Elevated levels of Red Tide have been found along the beaches of Sarasota County and warning signs went up Friday, the Florida Department of Health in Sarasota County said.
Beach water samples from earlier this week revealed a “medium-range” presence of Red Tide at Siesta Key and the Health Department in Sarasota said there have been “reports of respiratory irritation” from some people. The Florida Fish and Wildlife Conservation Commission said a fish kill was reported in the area. On Friday, low levels of Red Tide were reported at Turtle Beach, North Lido Beach and at the New Pass Dock at Sarasota Bay.
Signs notifying the public of Red Tide were placed at Longboat Key, Bird Key Park (Ringling Causeway), North Lido Beach, Lido Casino, South Lido, Siesta Beach, Turtle Beach, Nokomis Beach and North Jetty Beach. Current beach conditions can be monitored on the Mote Marine Laboratory website.
At Nokomis Beach on Friday, hundreds of people swam in the water despite the new signs. No odor or dead fish were detected in the area.
Red Tide has been present in southwest Florida with blooms found in Charlotte, Lee and Collier counties, according to the Florida Fish and Wildlife Conservation Commission. The agency maintains a Red Tide tracker documenting the finds.
No signs of Red Tide have been found in samples taken from Pinellas, Hillsborough and Manatee counties.
“It’s always disheartening to see it, but it’s kind of like one of these wait-and-see games,” said Justin Bloom, a board member at Suncoast Waterkeeper and Tampa Bay Waterkeeper.
Nearby, millions of gallons of polluted wastewater have been released this month from the former phosphate plant at Piney Point. Scientists and people working on the water worry that the nutrient-heavy plume from the discharge, if it meets Red Tide, could fuel a big, damaging bloom.
“Of course, the big fear is that we will have a full-blown Red Tide and that Piney Point and other sources of man-made pollution will fuel it,” he said. “We just don’t know.”
Red Tide organisms exist in the Gulf of Mexico all year long, but periodically their population explodes, staining the water a rusty red — hence the name. It can be deadly for wildlife, with past outbreaks causing fill kills in the thousands and the deaths of hundreds of sea turtles and manatees. Bottlenose dolphin have also been killed by Red Tide toxins.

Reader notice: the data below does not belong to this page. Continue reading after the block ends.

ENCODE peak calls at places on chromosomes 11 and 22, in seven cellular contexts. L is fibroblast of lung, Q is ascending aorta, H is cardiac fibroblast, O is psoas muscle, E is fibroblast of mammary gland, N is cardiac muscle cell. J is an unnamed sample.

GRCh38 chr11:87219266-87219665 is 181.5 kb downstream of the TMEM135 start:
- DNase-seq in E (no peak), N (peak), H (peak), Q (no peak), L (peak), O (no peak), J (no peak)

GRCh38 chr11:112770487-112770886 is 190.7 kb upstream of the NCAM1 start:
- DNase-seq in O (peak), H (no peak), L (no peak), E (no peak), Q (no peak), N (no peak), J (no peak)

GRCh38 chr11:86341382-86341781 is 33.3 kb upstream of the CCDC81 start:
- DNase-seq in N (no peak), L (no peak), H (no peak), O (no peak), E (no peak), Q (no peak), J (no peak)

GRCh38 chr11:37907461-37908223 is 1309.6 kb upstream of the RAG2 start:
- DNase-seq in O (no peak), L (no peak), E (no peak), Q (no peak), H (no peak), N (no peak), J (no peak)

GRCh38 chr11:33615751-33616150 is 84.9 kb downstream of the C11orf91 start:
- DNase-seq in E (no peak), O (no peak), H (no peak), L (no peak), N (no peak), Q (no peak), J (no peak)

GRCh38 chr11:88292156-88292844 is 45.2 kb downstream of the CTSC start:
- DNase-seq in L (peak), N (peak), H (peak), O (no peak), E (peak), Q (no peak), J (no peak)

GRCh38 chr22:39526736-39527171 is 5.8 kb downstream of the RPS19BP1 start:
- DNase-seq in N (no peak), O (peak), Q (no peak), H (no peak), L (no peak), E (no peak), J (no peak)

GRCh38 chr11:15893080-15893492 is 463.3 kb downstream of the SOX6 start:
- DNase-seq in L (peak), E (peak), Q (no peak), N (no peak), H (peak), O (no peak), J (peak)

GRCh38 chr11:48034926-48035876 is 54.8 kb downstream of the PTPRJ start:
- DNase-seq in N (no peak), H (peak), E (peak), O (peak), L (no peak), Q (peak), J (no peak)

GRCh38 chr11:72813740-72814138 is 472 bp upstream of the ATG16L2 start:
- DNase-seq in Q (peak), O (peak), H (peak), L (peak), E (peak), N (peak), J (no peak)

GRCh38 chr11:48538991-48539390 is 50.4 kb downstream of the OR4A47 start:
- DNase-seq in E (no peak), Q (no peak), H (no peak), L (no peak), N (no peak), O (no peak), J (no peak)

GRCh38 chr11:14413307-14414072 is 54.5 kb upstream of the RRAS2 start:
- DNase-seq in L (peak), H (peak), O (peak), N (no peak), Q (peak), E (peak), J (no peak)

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Florida endured a months-long Red Tide scourge from 2017 to part of 2019 causing immense environmental damage. Bloom says scientists are worried about that happening again.
“We’re really afraid,” he said. “Bays are resilient and need time to recover. Another dose of Red Tide would be just terrible.”
The Sarasota Health Department said “some people may have mild and short-lived respiratory symptoms such as eye, nose and throat irritation similar to cold symptoms. Some individuals with breathing problems such as asthma might experience more severe symptoms. Usually, symptoms go away when a person leaves the area or goes indoors.”
Anyone experiencing respiratory irritation should keep away from the Sarasota beaches and take shelter in air conditioning.
More recommendations from the Health Department:
- Do not swim around dead fish.
- If you have chronic respiratory problems, consider staying away from the beach as Red Tide can affect your breathing.
- Do not harvest or eat molluscan shellfish and distressed or dead fish. If fish are healthy, rinse fillets with tap or bottled water and throw out the guts.
- Keep pets and livestock away from water, sea foam and dead sea life.
- Residents living in beach areas are advised to close windows and run the air conditioner (making sure that the A/C filter is maintained according to manufacturer’s specifications).
- If outdoors, residents may choose to wear paper filter masks, especially if onshore winds are blowing.
If you think you have Red Tide exposure, you can report it to the Florida Poison Control Centers hotline at 1-888-232-8635.
Times staff writers Zachary T. Sampson and Luis Santana contributed to this report.